Thursday, October 26, 2005
Welcome extended to Lacey Ballos and her family to Potts Camp
Dr. Tommy Jarrett, pastor of Madison Baptist Church, visited Henry and Mary Jarrett on Monday. He is Henry’s nephew.
Sue Rhea drove her mother, Maxine Thomas of Myrtle, to visit friends here, Lina Mae Rhea and daughter Diane Rushing on Saturday. Maxine called me while en route home; she has been a special friend since we worked together and rode together to Frylings in Holly Springs in the ’60s. Lina Mae also rode with us and also Juanita Howell and Marie Smith.
William and Molly Byers of Big Sandy, Tenn., visited the David Greer family and others over the weekend. Molly is David’s only sister; she wrote me how much she enjoyed riding the motorcycle with David. Molly is a school teacher; we have been friends since she was a child and Betty and David married. (The mother was deceased.)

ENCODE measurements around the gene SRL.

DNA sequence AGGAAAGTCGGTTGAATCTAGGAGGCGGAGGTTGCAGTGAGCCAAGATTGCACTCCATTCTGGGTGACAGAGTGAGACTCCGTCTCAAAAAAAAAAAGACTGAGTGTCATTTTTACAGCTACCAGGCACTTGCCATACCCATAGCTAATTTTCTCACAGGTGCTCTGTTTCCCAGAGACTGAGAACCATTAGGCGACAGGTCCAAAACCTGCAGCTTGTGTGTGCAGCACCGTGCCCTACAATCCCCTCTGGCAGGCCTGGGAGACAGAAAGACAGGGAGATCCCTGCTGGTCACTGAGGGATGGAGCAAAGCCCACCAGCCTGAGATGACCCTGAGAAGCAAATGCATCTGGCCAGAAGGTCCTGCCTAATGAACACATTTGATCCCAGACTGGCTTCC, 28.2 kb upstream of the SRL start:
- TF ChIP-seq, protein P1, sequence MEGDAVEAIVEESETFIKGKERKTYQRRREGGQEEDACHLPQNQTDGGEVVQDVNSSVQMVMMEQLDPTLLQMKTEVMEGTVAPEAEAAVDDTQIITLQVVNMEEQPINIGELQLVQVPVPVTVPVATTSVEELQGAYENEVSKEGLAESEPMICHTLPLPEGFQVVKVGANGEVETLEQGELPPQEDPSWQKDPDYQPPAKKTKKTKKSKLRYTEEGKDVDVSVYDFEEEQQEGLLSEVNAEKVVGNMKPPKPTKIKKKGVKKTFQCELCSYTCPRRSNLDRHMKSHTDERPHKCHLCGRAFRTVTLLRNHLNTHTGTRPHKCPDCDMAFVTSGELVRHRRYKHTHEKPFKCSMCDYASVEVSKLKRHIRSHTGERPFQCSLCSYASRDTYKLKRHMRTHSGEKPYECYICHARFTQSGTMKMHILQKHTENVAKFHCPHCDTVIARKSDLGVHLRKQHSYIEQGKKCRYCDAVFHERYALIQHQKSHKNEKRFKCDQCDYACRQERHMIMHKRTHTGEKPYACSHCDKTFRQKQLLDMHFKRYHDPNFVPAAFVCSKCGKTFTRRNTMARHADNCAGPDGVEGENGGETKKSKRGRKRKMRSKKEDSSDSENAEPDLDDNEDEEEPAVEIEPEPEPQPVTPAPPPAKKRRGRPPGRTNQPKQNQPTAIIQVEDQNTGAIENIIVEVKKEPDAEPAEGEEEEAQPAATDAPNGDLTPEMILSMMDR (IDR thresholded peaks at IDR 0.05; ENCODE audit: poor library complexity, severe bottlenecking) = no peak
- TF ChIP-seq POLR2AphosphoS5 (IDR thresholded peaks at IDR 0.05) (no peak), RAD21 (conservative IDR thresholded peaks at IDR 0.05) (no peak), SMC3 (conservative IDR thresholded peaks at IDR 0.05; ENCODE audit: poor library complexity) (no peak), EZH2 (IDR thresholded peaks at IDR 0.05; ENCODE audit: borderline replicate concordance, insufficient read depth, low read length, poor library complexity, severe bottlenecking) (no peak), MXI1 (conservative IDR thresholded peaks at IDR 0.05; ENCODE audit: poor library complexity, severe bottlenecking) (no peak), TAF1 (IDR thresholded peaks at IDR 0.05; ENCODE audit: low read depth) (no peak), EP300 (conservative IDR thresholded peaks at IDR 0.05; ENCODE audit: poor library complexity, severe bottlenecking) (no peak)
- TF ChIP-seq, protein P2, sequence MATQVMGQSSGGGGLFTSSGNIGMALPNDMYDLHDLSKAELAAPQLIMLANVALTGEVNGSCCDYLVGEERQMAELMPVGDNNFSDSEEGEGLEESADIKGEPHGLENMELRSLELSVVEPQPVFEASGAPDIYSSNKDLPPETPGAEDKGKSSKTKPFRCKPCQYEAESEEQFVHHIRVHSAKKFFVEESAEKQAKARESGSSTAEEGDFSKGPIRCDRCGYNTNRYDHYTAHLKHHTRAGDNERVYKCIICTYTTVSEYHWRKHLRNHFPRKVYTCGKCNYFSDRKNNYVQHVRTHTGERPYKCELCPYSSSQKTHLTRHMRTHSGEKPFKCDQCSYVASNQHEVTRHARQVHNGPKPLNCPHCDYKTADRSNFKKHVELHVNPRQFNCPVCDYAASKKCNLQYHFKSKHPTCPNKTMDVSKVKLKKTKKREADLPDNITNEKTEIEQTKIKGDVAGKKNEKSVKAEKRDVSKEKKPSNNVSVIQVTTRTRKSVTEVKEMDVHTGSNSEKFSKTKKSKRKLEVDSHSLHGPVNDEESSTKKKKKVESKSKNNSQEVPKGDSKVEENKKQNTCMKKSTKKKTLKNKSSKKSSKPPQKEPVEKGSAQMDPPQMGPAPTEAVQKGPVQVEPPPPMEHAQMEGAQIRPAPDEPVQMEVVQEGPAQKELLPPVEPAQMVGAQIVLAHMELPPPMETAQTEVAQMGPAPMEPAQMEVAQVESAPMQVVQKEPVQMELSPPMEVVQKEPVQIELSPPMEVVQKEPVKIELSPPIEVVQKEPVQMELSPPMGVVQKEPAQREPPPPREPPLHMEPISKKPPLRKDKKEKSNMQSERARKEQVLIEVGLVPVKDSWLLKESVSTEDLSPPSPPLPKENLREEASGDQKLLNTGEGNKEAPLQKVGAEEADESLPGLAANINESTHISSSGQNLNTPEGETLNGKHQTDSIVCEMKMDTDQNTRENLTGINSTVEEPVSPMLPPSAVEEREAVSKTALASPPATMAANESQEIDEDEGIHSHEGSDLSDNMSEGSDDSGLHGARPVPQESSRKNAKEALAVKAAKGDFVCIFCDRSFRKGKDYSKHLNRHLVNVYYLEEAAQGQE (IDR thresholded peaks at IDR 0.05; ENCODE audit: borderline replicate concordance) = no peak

Jack Clayton of Bardwell, Ky. spent a few days last week visiting his dad, Joel Clayton and Joyce.
Happy birthday to Joel Clayton on Oct. 24 and to Daniel Smothers on Oct. 24, to Elizabeth Calhoun on Oct 25, to Tonya Brown on Oct. 27. Happy birthday to Molly Byers on Oct. 27. Happy wedding anniversary to Betty and David Greer on Oct. 27. Happy birthday to Joey Hart on Oct. 28, and to Caleb Rowland Knight on Oct. 29.
We are thankful that Charles Henderson is feeling better.
I received a phone call from my granddaughter, Liesa Blond in San Antonio, Tx. Her daughter, Lilah, is in college, and five other children are in school. She would like to visit us at Christmas and bring the children.